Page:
Review of reviews: Film
The Blackcoat’s Daughter
Directed by Osgood Perkins (R)
A dark force haunts an empty girls’ school.
The Blackcoat’s Daughter is “the kind of film that follows you home, that makes you scared to enter a dark alley or go in the basement,” said Randall Coburn in ConsequenceOfSound.net. At an isolated all-girls Catholic boarding school blanketed in snow, two students are left behind during winter break when their parents fail to pick them up. Dread builds from the moment the younger girl, played by Kiernan Shipka, begins experiencing disturbing visions, and though the movie’s a slow burn, it’s “never dull.” To me, only the late explosion of violence relieves the “impenetrable tedium” of the early going, said Jordan Hoffman in TheGuardian.com. Shipka and her co-stars Lucy Boynton and Emma Roberts “do their best with the lackluster material,” but having people mope about until a supernatural force emerges is “no way to keep an audience entertained.” Still, the film is “so perfectly acted and gorgeously filmed” that you might not mind its coyness, said Jeannette Catsoulis in The New York Times. More than scares are at stake in this directorial debut from the son of actor Anthony Perkins. The Blackcoat’s Daughter has its share of bloody murder scenes, but “even its most brutal acts pulse with inchoate sadness.”
Ghost in the Shell
Directed by Rupert Sanders (PG-13)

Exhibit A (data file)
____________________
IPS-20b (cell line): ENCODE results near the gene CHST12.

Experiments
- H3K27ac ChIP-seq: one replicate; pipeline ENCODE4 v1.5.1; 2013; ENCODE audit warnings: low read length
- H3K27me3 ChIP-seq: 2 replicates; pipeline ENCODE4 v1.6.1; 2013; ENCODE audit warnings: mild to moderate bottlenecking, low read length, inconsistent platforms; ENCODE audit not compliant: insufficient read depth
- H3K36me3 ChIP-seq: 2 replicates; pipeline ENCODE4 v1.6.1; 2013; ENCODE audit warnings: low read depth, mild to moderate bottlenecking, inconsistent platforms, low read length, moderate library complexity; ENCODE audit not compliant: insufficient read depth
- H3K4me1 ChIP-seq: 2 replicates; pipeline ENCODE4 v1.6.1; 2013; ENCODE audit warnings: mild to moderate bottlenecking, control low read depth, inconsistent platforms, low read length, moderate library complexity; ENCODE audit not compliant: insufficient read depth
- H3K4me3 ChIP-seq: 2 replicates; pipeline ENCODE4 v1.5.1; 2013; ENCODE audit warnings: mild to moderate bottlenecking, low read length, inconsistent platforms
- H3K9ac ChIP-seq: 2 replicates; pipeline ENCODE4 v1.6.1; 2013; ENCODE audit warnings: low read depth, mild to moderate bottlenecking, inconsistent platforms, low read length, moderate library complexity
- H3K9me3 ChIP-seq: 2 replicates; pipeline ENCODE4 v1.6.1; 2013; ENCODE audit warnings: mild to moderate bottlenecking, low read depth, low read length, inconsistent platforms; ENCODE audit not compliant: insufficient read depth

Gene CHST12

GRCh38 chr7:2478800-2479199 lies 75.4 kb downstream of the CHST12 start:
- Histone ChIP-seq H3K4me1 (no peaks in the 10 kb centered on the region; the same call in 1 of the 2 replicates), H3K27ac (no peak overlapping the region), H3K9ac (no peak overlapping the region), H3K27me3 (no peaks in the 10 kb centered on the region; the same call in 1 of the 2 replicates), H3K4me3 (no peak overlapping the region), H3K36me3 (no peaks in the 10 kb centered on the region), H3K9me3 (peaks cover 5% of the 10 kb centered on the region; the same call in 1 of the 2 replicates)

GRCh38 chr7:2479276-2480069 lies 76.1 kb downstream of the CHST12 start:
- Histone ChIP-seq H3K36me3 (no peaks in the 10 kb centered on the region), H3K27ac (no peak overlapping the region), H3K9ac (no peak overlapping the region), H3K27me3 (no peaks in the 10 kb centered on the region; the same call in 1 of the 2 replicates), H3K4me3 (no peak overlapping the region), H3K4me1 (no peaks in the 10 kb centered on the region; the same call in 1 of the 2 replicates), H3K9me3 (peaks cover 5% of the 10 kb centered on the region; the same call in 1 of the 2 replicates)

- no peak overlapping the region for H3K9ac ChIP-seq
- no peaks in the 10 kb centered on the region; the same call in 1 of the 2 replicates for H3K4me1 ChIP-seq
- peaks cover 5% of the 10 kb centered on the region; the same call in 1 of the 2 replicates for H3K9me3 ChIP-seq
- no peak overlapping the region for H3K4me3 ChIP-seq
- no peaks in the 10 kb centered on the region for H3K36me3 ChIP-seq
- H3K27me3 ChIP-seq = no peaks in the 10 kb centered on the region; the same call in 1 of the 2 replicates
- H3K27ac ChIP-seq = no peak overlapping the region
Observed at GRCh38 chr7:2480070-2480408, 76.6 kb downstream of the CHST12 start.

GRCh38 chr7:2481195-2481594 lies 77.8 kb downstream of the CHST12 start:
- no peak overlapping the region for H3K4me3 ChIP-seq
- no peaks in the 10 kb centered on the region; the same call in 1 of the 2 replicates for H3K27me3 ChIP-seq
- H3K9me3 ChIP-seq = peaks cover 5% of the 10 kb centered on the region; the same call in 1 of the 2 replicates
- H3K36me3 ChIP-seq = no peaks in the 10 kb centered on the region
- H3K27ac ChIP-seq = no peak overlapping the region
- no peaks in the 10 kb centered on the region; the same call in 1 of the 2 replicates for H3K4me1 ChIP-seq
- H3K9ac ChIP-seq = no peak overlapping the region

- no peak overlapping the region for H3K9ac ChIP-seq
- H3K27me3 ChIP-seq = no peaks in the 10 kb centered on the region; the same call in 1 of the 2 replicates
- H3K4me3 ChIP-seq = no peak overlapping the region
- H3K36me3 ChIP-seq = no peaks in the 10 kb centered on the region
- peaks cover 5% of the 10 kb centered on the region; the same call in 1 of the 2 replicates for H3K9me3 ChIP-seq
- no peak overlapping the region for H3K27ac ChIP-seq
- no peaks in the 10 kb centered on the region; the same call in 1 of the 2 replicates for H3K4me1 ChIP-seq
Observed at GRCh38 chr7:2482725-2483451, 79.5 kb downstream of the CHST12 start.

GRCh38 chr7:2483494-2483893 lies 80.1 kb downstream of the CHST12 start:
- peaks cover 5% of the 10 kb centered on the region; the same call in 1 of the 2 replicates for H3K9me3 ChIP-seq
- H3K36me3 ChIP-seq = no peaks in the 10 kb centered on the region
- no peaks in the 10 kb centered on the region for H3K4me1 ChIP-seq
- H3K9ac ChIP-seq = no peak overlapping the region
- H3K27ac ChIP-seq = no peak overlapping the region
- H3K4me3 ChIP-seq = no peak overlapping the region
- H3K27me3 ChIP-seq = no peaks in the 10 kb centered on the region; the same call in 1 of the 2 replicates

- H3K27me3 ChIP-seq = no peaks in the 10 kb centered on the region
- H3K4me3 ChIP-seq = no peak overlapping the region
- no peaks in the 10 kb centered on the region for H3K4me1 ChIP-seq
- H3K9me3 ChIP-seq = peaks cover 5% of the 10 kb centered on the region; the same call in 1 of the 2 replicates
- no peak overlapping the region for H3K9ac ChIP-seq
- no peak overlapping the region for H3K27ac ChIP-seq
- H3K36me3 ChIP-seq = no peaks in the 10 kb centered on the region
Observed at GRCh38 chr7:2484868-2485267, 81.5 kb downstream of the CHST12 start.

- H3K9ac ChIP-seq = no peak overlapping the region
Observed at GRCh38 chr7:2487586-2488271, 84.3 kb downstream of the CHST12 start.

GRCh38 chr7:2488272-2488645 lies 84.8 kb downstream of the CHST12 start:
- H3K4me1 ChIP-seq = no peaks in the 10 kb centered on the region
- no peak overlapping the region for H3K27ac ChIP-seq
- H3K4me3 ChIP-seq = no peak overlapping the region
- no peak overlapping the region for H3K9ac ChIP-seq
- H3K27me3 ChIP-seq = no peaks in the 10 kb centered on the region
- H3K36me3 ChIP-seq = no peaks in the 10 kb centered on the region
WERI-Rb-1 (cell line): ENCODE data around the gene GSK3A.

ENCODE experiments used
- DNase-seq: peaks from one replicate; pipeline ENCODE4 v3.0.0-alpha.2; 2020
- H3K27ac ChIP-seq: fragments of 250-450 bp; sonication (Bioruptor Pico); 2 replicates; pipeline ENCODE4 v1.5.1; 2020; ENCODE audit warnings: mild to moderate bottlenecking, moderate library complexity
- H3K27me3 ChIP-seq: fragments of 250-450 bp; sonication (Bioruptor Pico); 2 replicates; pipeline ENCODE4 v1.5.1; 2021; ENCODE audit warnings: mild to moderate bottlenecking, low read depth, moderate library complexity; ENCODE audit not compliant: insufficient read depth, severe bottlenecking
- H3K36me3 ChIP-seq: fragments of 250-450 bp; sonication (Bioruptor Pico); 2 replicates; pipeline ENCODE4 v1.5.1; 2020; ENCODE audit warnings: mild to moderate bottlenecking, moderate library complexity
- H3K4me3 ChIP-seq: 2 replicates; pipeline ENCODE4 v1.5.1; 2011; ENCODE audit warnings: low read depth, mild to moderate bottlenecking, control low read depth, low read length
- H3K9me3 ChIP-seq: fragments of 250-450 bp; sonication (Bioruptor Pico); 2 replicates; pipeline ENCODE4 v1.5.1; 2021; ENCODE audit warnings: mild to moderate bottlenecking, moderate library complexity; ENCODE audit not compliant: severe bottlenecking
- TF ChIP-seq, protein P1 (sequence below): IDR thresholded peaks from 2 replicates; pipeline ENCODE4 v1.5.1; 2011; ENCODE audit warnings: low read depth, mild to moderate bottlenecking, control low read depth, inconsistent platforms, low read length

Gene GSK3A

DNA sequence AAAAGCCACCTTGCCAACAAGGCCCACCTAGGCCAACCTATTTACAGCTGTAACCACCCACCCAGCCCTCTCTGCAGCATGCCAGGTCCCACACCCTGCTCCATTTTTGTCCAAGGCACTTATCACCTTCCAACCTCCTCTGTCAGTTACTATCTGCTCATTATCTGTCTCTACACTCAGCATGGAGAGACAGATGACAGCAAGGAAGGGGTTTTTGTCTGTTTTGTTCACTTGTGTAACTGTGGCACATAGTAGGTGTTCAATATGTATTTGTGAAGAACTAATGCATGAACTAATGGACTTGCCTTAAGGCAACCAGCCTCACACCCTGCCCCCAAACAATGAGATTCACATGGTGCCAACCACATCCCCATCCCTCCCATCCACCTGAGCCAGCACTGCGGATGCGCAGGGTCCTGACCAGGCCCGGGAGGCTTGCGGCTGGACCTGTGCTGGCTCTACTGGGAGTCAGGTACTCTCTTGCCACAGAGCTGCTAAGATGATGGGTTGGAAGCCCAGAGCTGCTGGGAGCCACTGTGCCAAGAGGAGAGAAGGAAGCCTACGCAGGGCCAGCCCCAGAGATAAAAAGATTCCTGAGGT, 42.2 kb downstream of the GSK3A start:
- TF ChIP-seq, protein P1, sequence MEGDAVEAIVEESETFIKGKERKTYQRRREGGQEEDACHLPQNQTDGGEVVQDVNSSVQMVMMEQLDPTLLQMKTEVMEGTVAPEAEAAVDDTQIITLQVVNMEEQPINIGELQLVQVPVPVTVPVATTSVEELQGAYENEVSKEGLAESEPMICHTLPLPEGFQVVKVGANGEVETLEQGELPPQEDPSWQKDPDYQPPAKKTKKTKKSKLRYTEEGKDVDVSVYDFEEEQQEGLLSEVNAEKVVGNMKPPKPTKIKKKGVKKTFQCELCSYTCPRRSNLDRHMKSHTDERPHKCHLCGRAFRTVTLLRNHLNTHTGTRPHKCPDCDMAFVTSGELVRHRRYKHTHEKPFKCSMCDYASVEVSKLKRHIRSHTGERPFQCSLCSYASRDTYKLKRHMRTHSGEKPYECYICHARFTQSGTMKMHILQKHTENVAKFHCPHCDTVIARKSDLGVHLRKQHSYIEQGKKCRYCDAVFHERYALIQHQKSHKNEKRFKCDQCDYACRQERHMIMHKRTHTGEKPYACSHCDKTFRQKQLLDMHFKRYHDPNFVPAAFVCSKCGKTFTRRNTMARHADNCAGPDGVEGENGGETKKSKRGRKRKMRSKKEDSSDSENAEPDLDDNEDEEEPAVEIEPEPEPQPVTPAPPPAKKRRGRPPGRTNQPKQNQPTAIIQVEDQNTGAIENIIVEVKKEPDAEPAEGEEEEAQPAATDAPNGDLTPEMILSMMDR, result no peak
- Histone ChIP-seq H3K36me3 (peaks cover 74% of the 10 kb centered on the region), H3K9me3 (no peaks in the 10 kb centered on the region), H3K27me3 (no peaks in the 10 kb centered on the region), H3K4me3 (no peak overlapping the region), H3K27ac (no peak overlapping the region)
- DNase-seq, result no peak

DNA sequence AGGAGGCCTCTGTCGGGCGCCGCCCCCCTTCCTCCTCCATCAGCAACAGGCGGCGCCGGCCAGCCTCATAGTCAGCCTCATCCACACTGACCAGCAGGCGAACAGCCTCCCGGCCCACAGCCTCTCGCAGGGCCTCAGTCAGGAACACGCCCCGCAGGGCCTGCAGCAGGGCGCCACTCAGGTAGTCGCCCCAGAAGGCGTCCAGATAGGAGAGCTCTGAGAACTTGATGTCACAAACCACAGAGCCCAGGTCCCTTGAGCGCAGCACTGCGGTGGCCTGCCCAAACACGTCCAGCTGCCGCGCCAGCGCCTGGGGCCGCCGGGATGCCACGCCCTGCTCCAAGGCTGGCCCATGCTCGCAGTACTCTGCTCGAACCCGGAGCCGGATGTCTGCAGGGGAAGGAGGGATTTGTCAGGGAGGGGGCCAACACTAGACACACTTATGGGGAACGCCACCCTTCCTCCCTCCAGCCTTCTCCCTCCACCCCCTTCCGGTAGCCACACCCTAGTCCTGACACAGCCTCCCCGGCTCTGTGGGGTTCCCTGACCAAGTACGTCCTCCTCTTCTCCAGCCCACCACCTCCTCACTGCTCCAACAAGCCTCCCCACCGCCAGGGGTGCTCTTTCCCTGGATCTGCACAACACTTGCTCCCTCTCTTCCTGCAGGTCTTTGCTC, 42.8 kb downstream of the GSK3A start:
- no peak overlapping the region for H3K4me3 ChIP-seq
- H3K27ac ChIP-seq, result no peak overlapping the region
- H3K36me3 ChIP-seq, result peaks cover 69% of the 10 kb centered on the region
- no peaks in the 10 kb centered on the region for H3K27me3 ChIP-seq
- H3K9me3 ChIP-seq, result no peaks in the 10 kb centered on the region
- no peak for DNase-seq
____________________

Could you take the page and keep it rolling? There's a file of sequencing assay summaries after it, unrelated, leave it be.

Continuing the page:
A cyborg reckons with her past life.
Remaking Ghost in the Shell couldn’t have been easy, said Leah Greenblatt in Entertainment Weekly. The Japanese sci-fi franchise that spawned one of anime’s greatest films has a lot of hardcore fans, so it’s a shame that British director Rupert Sanders “doesn’t quite know what to do with the backstory he’s been handed.” Set in a future where the line between humans and robots is blurring, this big-budget reboot is “visually stunning” but doesn’t tackle the 1995 original’s dense mythology and deep moral quandaries. Though casting Scarlett Johansson as the lead instead of a Japanese actress provoked controversy, Johansson “isn’t a liability in Ghost in the Shell,” said Stephanie Zacharek in Time. “She’s its great strength.” A machine with a human’s brain, her Major Mira Killian leads a counterterrorism unit that takes up pursuit of a shadowy figure called Kuze (Michael Pitt). The android remembers little of her human life, and Johansson mixes steeliness and misty-eyed doubt to convey the resulting identity crisis. In a few emotional moments, this fun action film becomes “something more than a flashy cash-in,” said Stephen Whitty in the Newark, N.J., Star-Ledger. Mostly, “it’s a gorgeous copy of an original, but a safe copy all the same.”
The Zookeeper’s Wife
Directed by Niki Caro (PG-13)
A couple shelters Jews in wartime Warsaw.
A Holocaust movie shouldn’t be this tidy, said Stephanie Merry in The Washington Post. When the Germans invaded Poland in 1939, a husbandand- wife team at the Warsaw Zoo really did hide Jews in the facility’s underground tunnels and shuttled hundreds of them to safety. But the movie makes the title character “perfect beyond plausibility” and the villains pure evil. Jessica Chastain’s Antonia is presented as such a fairy-tale figure that “you can practically imagine the animals gathering to help her get dressed every morning.” Diane Ackerman’s 2007 book was far better grounded in real details, said Joe Morgenstern in The Wall Street Journal. One change the movie makes proves “flatout foolish”: turning Hitler’s already villainous chief zoologist into a gun-toting creep with an unhealthy interest in Antonia. The dialogue sounds, unfortunately, as if “every last line” were written in highlighter, said Ty Burr in The Boston Globe. The movie does have some strengths, like an uncommon focus on the ways women suffer during war. If nothing else, this “well-intentioned and plushly mounted” drama “may send moviegoers back to Ackerman’s book.”